New citrus varieties present opportunities

(DLF International)

The citrus industry is devoting extensive resources and time to new variety development, said Peter Chaires, executive vice-president of Lakeland, Fla.-based  Florida Citrus Packers.

Chaires said meetings with growers, packers and processors emphasize putting new varieties in front of the industry. In five years, he said there will be new varieties entering the commercial market. 
Specifically, there is demand for new orange varieties for the early part of the season and grapefruit that is more tolerant toward greening. 

Chaires said there are currently 50,000 unique candidates in research labs at varying stages of evaluation. Once these candidates begin fruiting, the fruit will be evaluated for the characteristics desired in the marketplace including flavor, colors, post-harvest performance and convenience. The most promising candidates will then be evaluated horticulturally for disease tolerance and productivity. Once this process has been completed, trees can be planted and begin growing toward maturity.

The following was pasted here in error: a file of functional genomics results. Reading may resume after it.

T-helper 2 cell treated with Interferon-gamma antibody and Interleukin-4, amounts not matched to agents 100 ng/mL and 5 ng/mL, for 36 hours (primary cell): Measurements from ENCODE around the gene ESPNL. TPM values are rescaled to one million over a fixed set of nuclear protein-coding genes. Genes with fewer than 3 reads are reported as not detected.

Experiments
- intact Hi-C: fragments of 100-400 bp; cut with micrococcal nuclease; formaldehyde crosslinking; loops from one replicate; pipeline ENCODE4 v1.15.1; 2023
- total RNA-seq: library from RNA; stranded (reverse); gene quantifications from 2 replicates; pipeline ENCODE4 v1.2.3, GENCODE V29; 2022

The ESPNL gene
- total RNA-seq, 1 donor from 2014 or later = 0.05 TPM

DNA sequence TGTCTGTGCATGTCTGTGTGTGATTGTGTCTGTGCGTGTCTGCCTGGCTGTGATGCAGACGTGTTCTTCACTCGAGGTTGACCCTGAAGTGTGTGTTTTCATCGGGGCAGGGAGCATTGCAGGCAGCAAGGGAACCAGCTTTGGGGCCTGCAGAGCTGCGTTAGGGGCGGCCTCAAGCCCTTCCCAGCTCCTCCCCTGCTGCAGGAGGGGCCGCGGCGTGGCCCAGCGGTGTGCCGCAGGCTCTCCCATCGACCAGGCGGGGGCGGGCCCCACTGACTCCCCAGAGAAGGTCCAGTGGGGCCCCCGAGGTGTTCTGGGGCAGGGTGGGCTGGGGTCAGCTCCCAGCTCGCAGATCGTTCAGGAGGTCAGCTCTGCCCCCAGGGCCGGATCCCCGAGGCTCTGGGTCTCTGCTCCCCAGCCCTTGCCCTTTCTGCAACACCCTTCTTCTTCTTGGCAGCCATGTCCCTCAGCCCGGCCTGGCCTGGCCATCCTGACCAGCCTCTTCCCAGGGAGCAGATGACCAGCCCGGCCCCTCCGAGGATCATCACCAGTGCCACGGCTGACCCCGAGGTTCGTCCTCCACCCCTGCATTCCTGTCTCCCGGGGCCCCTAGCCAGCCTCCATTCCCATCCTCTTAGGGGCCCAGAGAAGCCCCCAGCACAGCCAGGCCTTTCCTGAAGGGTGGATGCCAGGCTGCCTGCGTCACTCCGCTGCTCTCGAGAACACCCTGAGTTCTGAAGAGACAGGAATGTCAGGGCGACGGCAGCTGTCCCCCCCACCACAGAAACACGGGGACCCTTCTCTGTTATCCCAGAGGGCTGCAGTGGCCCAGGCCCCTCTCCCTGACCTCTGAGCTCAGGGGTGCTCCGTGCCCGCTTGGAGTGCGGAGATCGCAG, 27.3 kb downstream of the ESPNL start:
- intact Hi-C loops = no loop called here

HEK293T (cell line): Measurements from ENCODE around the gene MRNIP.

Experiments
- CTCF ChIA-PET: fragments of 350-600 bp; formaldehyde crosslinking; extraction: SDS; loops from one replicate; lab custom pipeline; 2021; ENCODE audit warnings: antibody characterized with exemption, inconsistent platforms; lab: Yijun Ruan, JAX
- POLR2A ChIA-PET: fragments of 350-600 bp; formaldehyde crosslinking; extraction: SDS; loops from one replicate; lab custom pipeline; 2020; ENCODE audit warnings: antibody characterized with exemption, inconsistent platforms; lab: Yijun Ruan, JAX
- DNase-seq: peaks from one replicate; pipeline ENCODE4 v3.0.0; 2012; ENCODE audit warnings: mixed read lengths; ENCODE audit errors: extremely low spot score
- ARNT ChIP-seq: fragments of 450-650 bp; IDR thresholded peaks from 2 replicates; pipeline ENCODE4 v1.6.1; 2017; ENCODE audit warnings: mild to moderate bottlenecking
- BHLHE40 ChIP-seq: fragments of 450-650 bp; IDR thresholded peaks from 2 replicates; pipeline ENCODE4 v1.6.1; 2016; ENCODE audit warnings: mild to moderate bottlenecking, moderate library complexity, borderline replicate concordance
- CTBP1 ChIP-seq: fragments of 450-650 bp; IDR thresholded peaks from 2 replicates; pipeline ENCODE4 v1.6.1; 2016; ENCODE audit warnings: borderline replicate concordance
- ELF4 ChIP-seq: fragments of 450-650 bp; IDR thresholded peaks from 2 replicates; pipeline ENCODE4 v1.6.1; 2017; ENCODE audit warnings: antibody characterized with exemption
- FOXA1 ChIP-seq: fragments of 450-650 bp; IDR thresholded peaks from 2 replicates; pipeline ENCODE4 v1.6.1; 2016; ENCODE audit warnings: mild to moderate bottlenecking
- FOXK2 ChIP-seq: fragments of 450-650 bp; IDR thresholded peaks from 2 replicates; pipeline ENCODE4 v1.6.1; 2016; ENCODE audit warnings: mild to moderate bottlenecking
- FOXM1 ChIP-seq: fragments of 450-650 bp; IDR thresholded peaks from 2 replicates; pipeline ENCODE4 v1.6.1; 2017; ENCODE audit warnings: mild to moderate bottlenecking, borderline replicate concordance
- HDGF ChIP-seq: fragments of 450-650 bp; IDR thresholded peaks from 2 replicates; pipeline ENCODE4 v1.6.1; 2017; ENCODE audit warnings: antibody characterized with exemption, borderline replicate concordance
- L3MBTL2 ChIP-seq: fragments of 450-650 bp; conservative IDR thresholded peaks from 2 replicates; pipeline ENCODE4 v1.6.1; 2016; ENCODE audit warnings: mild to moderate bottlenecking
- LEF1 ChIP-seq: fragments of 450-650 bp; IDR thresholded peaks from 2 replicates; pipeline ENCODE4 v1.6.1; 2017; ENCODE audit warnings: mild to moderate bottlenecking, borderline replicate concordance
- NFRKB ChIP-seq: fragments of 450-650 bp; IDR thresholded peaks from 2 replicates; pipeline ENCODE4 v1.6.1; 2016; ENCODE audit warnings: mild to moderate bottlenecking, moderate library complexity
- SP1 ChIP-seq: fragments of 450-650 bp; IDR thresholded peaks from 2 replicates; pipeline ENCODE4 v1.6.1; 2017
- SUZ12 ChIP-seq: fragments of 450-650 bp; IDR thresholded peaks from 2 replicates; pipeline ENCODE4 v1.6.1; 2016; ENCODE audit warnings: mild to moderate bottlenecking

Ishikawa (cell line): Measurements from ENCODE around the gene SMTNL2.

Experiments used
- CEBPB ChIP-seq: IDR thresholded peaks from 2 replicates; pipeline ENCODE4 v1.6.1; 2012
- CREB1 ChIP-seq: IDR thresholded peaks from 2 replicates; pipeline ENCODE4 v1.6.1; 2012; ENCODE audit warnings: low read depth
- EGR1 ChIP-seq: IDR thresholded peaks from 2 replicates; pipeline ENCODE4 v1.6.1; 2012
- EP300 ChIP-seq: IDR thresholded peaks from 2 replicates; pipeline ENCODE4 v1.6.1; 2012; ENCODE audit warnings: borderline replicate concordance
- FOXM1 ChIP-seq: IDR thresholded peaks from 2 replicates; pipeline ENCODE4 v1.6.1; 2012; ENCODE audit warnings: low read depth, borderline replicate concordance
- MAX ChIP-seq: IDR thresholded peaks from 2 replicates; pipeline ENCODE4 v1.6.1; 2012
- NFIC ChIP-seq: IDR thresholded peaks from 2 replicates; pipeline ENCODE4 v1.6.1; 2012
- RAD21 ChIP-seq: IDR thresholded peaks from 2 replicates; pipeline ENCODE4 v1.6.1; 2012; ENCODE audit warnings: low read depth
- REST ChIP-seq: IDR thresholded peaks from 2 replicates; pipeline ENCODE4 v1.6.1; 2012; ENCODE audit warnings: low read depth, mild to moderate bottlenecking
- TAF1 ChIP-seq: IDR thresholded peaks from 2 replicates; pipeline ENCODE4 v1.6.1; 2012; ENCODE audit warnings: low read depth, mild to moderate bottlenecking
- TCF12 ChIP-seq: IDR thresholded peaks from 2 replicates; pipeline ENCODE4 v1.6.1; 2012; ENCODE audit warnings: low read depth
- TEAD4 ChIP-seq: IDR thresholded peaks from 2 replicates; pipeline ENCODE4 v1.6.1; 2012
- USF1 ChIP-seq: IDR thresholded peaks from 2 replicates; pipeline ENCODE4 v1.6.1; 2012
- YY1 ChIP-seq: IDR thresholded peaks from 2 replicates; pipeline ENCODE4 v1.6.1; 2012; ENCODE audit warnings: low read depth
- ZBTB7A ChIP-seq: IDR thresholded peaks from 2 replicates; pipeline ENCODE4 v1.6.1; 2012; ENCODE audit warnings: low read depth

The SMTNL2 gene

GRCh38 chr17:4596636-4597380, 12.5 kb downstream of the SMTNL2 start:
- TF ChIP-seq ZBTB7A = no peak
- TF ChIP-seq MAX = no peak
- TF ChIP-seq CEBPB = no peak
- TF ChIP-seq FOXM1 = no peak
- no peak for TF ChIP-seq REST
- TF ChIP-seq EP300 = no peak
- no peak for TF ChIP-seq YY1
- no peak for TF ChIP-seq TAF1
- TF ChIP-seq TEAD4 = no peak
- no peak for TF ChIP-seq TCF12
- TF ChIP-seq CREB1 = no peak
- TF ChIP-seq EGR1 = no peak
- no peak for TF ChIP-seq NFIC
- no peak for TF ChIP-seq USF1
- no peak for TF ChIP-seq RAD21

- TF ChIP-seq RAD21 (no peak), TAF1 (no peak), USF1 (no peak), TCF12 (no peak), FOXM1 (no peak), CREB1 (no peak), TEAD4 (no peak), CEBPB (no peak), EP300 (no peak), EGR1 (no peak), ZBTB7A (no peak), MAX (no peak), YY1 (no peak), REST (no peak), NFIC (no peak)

“It all takes time, but considerable effort is underway to continue the process to develop superior varieties for fresh and processed utilization,” Chaires said.

A large part of the work in new variety development has been with tangerines.

GT Parris, commodity manager for Vero Beach, Fla.-based Seald Sweet, said the marketer is always looking for new varieties of seedless tangerines. He said consumers have grown accustomed to seedless California tangerines, and while they have a few promising varieties in Florida, they are trying to match what California produces. 

Adam Roe, regional sales manager with Winter Haven, Fla.-based Noble Worldwide, said the firm is in its second year of packing Noble Juicy Crunch tangerines, an easy-peel seedless variety that has been successful in the marketplace. The product is as high as a 17 on the Brix scale for its natural sugar sweetness level and took four decades to develop and bring to market.


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